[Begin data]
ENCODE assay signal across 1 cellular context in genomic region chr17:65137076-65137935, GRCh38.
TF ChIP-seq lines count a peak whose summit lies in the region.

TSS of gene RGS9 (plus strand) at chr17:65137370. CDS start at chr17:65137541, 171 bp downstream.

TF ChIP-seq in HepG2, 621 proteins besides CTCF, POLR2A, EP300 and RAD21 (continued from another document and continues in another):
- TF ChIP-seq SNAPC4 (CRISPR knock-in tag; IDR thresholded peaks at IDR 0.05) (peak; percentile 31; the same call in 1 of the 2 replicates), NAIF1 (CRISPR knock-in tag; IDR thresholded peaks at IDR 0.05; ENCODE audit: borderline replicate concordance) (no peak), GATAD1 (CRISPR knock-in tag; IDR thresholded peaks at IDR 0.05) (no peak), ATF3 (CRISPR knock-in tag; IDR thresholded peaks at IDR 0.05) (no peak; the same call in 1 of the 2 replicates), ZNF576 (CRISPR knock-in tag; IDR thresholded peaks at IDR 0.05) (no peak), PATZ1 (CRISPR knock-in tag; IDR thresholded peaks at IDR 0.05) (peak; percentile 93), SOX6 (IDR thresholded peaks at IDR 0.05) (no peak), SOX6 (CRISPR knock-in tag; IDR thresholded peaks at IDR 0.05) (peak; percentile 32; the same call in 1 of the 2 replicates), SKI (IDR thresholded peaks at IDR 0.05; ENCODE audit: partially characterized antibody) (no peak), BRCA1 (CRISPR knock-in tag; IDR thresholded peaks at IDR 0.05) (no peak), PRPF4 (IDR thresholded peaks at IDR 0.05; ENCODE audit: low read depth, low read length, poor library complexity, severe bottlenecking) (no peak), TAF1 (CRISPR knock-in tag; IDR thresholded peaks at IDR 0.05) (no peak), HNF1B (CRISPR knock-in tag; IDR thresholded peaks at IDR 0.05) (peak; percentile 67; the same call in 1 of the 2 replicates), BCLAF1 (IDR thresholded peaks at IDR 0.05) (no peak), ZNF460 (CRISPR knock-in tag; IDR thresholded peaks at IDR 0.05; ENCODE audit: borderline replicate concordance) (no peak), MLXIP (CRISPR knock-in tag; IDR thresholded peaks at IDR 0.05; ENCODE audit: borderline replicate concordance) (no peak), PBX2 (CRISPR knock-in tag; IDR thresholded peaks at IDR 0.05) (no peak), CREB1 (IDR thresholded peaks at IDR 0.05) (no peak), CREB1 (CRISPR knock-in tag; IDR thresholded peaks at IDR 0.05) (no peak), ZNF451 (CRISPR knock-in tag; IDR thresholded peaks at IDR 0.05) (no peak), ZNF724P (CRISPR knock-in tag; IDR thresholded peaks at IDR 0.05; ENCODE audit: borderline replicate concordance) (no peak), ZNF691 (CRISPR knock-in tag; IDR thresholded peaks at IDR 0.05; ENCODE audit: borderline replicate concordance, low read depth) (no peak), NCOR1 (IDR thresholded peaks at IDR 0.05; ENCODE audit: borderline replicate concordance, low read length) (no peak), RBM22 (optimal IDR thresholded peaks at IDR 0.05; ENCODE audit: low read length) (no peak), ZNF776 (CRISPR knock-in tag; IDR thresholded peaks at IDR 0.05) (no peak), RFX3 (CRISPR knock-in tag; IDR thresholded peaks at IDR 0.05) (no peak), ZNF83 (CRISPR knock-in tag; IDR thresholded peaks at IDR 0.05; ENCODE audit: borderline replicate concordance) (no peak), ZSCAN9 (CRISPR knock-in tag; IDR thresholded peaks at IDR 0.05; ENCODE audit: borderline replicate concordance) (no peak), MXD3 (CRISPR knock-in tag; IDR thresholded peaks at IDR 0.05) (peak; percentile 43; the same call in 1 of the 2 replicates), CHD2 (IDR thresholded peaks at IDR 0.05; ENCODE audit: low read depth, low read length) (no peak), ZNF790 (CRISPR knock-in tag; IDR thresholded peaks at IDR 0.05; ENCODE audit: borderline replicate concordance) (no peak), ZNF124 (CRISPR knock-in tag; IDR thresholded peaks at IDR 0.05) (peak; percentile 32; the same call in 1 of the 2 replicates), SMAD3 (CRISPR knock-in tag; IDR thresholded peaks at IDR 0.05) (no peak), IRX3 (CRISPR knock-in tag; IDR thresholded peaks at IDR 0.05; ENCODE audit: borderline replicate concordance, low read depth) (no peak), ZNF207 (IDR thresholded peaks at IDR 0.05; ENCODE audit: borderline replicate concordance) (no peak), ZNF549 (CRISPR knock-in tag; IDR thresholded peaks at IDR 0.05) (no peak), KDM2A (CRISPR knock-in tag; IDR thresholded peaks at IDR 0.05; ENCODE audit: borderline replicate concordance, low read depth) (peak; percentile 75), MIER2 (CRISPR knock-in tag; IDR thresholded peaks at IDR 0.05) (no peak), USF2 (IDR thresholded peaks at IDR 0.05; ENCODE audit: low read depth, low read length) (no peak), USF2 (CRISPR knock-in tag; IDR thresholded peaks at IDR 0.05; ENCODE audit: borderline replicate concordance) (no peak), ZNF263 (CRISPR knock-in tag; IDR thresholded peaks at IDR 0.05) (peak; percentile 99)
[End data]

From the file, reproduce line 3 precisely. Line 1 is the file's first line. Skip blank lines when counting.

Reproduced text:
TSS of gene RGS9 (plus strand) at chr17:65137370. CDS start at chr17:65137541, 171 bp downstream.